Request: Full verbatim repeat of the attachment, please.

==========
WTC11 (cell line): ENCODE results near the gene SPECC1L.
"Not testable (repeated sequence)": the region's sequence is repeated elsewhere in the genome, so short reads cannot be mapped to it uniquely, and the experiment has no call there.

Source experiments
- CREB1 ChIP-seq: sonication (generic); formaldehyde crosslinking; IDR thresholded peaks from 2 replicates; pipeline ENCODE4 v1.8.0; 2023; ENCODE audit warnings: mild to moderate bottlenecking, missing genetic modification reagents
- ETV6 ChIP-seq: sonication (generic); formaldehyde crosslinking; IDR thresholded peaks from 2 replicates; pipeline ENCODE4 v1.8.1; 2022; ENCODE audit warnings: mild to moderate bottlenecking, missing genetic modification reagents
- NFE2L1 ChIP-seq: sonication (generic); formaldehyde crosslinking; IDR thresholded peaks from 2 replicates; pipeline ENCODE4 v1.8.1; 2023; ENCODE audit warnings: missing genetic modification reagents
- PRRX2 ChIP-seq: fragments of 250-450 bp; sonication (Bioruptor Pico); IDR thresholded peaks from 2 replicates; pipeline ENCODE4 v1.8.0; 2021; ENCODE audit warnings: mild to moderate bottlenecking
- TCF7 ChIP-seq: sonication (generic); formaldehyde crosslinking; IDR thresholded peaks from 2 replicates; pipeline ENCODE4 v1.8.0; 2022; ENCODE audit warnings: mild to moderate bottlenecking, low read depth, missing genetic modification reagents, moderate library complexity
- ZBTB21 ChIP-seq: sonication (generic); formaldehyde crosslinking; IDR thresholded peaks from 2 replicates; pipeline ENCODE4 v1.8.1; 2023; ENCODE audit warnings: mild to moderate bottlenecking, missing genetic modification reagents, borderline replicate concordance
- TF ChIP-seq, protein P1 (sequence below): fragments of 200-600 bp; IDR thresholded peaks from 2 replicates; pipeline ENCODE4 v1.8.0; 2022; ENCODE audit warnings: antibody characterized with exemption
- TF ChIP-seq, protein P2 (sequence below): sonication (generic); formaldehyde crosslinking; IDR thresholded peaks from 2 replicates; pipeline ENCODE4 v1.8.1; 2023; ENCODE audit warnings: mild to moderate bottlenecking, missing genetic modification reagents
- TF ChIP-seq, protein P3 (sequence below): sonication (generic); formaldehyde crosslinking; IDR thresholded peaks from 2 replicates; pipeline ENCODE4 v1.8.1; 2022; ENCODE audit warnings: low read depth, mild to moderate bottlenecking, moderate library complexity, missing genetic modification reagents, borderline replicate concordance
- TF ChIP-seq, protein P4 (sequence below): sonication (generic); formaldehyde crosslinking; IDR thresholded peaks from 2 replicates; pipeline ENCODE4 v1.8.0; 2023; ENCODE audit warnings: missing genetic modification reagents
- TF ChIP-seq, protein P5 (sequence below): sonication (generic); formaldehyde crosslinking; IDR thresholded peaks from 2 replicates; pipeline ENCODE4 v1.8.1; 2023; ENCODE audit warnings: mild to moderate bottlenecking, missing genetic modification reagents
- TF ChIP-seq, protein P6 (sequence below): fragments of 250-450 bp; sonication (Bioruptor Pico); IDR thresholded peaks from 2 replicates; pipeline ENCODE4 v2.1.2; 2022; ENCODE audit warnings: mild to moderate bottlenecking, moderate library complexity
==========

WTC11 (cell line): ENCODE results near the gene SPECC1L.
"Not testable (repeated sequence)": the region's sequence is repeated elsewhere in the genome, so short reads cannot be mapped to it uniquely, and the experiment has no call there.

Source experiments
- CREB1 ChIP-seq: sonication (generic); formaldehyde crosslinking; IDR thresholded peaks from 2 replicates; pipeline ENCODE4 v1.8.0; 2023; ENCODE audit warnings: mild to moderate bottlenecking, missing genetic modification reagents
- ETV6 ChIP-seq: sonication (generic); formaldehyde crosslinking; IDR thresholded peaks from 2 replicates; pipeline ENCODE4 v1.8.1; 2022; ENCODE audit warnings: mild to moderate bottlenecking, missing genetic modification reagents
- NFE2L1 ChIP-seq: sonication (generic); formaldehyde crosslinking; IDR thresholded peaks from 2 replicates; pipeline ENCODE4 v1.8.1; 2023; ENCODE audit warnings: missing genetic modification reagents
- PRRX2 ChIP-seq: fragments of 250-450 bp; sonication (Bioruptor Pico); IDR thresholded peaks from 2 replicates; pipeline ENCODE4 v1.8.0; 2021; ENCODE audit warnings: mild to moderate bottlenecking
- TCF7 ChIP-seq: sonication (generic); formaldehyde crosslinking; IDR thresholded peaks from 2 replicates; pipeline ENCODE4 v1.8.0; 2022; ENCODE audit warnings: mild to moderate bottlenecking, low read depth, missing genetic modification reagents, moderate library complexity
- ZBTB21 ChIP-seq: sonication (generic); formaldehyde crosslinking; IDR thresholded peaks from 2 replicates; pipeline ENCODE4 v1.8.1; 2023; ENCODE audit warnings: mild to moderate bottlenecking, missing genetic modification reagents, borderline replicate concordance
- TF ChIP-seq, protein P1 (sequence below): fragments of 200-600 bp; IDR thresholded peaks from 2 replicates; pipeline ENCODE4 v1.8.0; 2022; ENCODE audit warnings: antibody characterized with exemption
- TF ChIP-seq, protein P2 (sequence below): sonication (generic); formaldehyde crosslinking; IDR thresholded peaks from 2 replicates; pipeline ENCODE4 v1.8.1; 2023; ENCODE audit warnings: mild to moderate bottlenecking, missing genetic modification reagents
- TF ChIP-seq, protein P3 (sequence below): sonication (generic); formaldehyde crosslinking; IDR thresholded peaks from 2 replicates; pipeline ENCODE4 v1.8.1; 2022; ENCODE audit warnings: low read depth, mild to moderate bottlenecking, moderate library complexity, missing genetic modification reagents, borderline replicate concordance
- TF ChIP-seq, protein P4 (sequence below): sonication (generic); formaldehyde crosslinking; IDR thresholded peaks from 2 replicates; pipeline ENCODE4 v1.8.0; 2023; ENCODE audit warnings: missing genetic modification reagents
- TF ChIP-seq, protein P5 (sequence below): sonication (generic); formaldehyde crosslinking; IDR thresholded peaks from 2 replicates; pipeline ENCODE4 v1.8.1; 2023; ENCODE audit warnings: mild to moderate bottlenecking, missing genetic modification reagents
- TF ChIP-seq, protein P6 (sequence below): fragments of 250-450 bp; sonication (Bioruptor Pico); IDR thresholded peaks from 2 replicates; pipeline ENCODE4 v2.1.2; 2022; ENCODE audit warnings: mild to moderate bottlenecking, moderate library complexity